📜 You might have noticed that the word “catholic” in the creed starts with a lowercase “c” rather than a capital “C”. The noun “catholic” with a lowercase “c” simply means the universal church – all genuinely regenerated Believers across the globe, past, present, and future. Roman Catholicism is (or at least by rules of grammar is supposed to be) denoted by a capital “C”.

📜 “Communion” in the creed does not refer to the Roman Catholic mass or even to the Protestant Lord’s Supper. A clearer word to us today would be “fellowship” or “unity”. The sense is that Believers commune with on another. 

Some churches have modernized and clarified the creed by replacing these phrases with “He descended into the grave” or “He descended to the dead” and “the holy Christian church.”

Additional Resources:

WWUTT Podcast #645– Gabe expands on the above video at the 30:15 mark

The Apostles’ Creed: Its History and Origins at Faithlife Blog

I was wondering if you could post your articles in a larger font. I have an old computer that messes up when I try to make the font bigger. My old eyes are a real struggle.

At first, I thought I was the only one having this problem, but I’ve gotten this question a couple of times, so I know it’s not just my own aging eyes :0)

I’m going to play around with the font a little bit and see if I can find one that’s bigger. Just a few things to understand as I’m working on it: WordPress gives me a limited number of fonts to choose from, and the sizes of those fonts are pre-set. In other words, I can’t set it to 12 point or 18 point, I can only choose from tiny, small, normal, large, and huge. (Right now it’s set on “normal” if you can believe that. “Tiny” is virtually invisible.)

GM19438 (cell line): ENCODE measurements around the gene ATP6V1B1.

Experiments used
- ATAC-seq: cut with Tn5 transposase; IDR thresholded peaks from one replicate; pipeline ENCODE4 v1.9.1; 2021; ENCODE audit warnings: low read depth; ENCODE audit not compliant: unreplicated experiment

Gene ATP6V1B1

Additionally, when I change the font size, it doesn’t just change the size of the font in the body of my articles, it also changes the size of things like the tags (to the immediate upper left of every article), the sidebar (far left of the page), and the tab titles (top of the page), which, as you can see, are already much larger than the font in the article body. When the font of those texts gets larger, it throws the layout of the whole page out of whack. You might not notice it on a desktop computer with a large monitor, but it can be problematic for people who are viewing the blog on a phone or tablet.

Like I said, I’ll play around with it and see what I can do, but if I’m not able to enlarge the font, there are two workarounds that may help:

1. The reader said she’s unable to change her screen magnification, but it works for me and might work for others. Here’s what it looks like on my computer. Maybe yours is similar:

2. If worse comes to worst, you can highlight and copy the body of the article, paste it into your word processing program, and enlarge the font accordingly.

I have been leading a women’s small group at our church for a couple of years now. My husband and I have decided to leave the church because, even after confronting leadership about the direction the church is being led doctrinally, they continue to espouse unsound doctrine. What do you think is a wise way to tell the ladies I will no longer be teaching? Do I tell them we are leaving? If so, do I tell them why? What do you think you would do?